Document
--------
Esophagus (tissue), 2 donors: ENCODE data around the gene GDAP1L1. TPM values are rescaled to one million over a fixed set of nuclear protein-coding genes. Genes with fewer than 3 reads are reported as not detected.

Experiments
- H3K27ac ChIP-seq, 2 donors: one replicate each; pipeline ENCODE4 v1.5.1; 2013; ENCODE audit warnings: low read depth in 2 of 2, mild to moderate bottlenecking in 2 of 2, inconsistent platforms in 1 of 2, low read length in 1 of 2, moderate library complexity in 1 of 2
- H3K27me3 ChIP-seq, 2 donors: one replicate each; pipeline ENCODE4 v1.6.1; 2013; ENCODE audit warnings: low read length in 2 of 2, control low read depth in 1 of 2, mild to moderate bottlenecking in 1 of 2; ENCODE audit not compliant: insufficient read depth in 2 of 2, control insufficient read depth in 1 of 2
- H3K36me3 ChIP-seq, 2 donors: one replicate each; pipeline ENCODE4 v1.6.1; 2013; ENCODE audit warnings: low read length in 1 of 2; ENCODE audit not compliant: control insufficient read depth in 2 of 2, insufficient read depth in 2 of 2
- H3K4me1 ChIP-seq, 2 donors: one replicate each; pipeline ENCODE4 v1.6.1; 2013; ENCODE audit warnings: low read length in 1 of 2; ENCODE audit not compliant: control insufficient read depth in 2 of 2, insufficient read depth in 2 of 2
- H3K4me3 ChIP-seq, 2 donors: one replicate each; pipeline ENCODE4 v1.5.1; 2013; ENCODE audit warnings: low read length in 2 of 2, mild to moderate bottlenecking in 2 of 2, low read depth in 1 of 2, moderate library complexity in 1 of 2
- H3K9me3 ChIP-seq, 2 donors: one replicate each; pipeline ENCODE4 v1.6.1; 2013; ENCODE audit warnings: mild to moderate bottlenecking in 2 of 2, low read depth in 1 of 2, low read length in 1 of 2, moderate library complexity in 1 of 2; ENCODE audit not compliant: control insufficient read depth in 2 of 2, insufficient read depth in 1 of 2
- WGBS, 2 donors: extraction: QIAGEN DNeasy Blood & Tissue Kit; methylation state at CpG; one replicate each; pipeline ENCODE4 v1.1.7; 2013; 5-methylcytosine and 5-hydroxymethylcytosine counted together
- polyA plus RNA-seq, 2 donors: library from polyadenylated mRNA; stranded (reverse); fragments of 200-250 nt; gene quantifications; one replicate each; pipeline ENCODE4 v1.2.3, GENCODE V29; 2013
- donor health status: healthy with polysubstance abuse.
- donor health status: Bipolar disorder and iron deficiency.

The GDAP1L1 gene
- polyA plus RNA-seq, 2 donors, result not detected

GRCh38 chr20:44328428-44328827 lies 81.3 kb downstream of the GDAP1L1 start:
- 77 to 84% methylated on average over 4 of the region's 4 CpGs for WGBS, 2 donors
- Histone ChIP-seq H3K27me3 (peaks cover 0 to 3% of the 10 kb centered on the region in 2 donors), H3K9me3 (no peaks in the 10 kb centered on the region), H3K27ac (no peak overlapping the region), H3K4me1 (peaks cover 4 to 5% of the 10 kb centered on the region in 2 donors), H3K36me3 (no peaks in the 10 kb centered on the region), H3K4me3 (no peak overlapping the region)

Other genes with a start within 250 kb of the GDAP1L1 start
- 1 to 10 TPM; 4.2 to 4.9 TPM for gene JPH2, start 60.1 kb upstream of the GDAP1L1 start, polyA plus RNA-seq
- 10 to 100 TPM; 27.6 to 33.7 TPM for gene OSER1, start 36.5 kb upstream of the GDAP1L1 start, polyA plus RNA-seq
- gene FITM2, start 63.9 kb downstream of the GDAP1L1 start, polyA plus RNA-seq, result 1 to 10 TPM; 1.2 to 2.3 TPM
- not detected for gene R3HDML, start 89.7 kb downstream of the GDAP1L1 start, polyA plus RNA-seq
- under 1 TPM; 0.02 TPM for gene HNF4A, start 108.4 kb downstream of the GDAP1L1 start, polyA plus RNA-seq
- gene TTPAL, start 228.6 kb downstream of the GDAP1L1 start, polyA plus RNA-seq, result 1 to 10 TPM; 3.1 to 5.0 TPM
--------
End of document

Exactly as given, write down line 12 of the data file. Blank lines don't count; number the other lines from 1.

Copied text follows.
- donor health status: Bipolar disorder and iron deficiency.